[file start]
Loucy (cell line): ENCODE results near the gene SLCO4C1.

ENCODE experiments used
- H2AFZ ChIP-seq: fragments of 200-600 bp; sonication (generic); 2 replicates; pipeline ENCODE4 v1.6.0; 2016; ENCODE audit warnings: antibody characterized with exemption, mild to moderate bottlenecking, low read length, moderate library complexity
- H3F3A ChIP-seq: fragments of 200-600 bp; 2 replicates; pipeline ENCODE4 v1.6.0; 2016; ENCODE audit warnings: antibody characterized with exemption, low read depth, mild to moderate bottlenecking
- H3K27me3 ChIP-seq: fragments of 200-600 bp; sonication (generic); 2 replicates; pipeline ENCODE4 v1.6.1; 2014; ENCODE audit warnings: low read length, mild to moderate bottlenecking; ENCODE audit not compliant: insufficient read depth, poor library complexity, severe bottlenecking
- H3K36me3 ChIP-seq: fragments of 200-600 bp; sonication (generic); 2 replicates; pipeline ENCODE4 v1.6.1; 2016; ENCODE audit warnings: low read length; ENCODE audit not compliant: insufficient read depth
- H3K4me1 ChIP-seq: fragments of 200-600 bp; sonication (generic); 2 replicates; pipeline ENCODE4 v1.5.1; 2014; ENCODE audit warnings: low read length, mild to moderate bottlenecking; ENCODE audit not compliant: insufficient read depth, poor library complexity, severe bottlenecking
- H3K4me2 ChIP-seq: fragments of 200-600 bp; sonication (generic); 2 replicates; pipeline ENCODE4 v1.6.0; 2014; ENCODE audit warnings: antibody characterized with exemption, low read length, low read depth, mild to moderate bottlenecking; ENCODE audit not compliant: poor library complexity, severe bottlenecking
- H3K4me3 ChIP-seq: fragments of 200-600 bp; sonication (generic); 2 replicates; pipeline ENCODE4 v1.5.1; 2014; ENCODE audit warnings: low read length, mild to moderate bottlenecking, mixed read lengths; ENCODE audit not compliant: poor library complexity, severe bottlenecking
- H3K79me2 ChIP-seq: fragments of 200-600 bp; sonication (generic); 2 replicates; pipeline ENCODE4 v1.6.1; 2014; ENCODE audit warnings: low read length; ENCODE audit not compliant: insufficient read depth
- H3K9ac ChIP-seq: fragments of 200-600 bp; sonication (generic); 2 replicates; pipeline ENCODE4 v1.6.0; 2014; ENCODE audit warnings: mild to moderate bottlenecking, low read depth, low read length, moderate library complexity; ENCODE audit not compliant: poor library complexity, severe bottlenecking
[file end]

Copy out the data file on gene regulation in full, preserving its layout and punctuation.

Loucy (cell line): ENCODE results near the gene SLCO4C1.

ENCODE experiments used
- H2AFZ ChIP-seq: fragments of 200-600 bp; sonication (generic); 2 replicates; pipeline ENCODE4 v1.6.0; 2016; ENCODE audit warnings: antibody characterized with exemption, mild to moderate bottlenecking, low read length, moderate library complexity
- H3F3A ChIP-seq: fragments of 200-600 bp; 2 replicates; pipeline ENCODE4 v1.6.0; 2016; ENCODE audit warnings: antibody characterized with exemption, low read depth, mild to moderate bottlenecking
- H3K27me3 ChIP-seq: fragments of 200-600 bp; sonication (generic); 2 replicates; pipeline ENCODE4 v1.6.1; 2014; ENCODE audit warnings: low read length, mild to moderate bottlenecking; ENCODE audit not compliant: insufficient read depth, poor library complexity, severe bottlenecking
- H3K36me3 ChIP-seq: fragments of 200-600 bp; sonication (generic); 2 replicates; pipeline ENCODE4 v1.6.1; 2016; ENCODE audit warnings: low read length; ENCODE audit not compliant: insufficient read depth
- H3K4me1 ChIP-seq: fragments of 200-600 bp; sonication (generic); 2 replicates; pipeline ENCODE4 v1.5.1; 2014; ENCODE audit warnings: low read length, mild to moderate bottlenecking; ENCODE audit not compliant: insufficient read depth, poor library complexity, severe bottlenecking
- H3K4me2 ChIP-seq: fragments of 200-600 bp; sonication (generic); 2 replicates; pipeline ENCODE4 v1.6.0; 2014; ENCODE audit warnings: antibody characterized with exemption, low read length, low read depth, mild to moderate bottlenecking; ENCODE audit not compliant: poor library complexity, severe bottlenecking
- H3K4me3 ChIP-seq: fragments of 200-600 bp; sonication (generic); 2 replicates; pipeline ENCODE4 v1.5.1; 2014; ENCODE audit warnings: low read length, mild to moderate bottlenecking, mixed read lengths; ENCODE audit not compliant: poor library complexity, severe bottlenecking
- H3K79me2 ChIP-seq: fragments of 200-600 bp; sonication (generic); 2 replicates; pipeline ENCODE4 v1.6.1; 2014; ENCODE audit warnings: low read length; ENCODE audit not compliant: insufficient read depth
- H3K9ac ChIP-seq: fragments of 200-600 bp; sonication (generic); 2 replicates; pipeline ENCODE4 v1.6.0; 2014; ENCODE audit warnings: mild to moderate bottlenecking, low read depth, low read length, moderate library complexity; ENCODE audit not compliant: poor library complexity, severe bottlenecking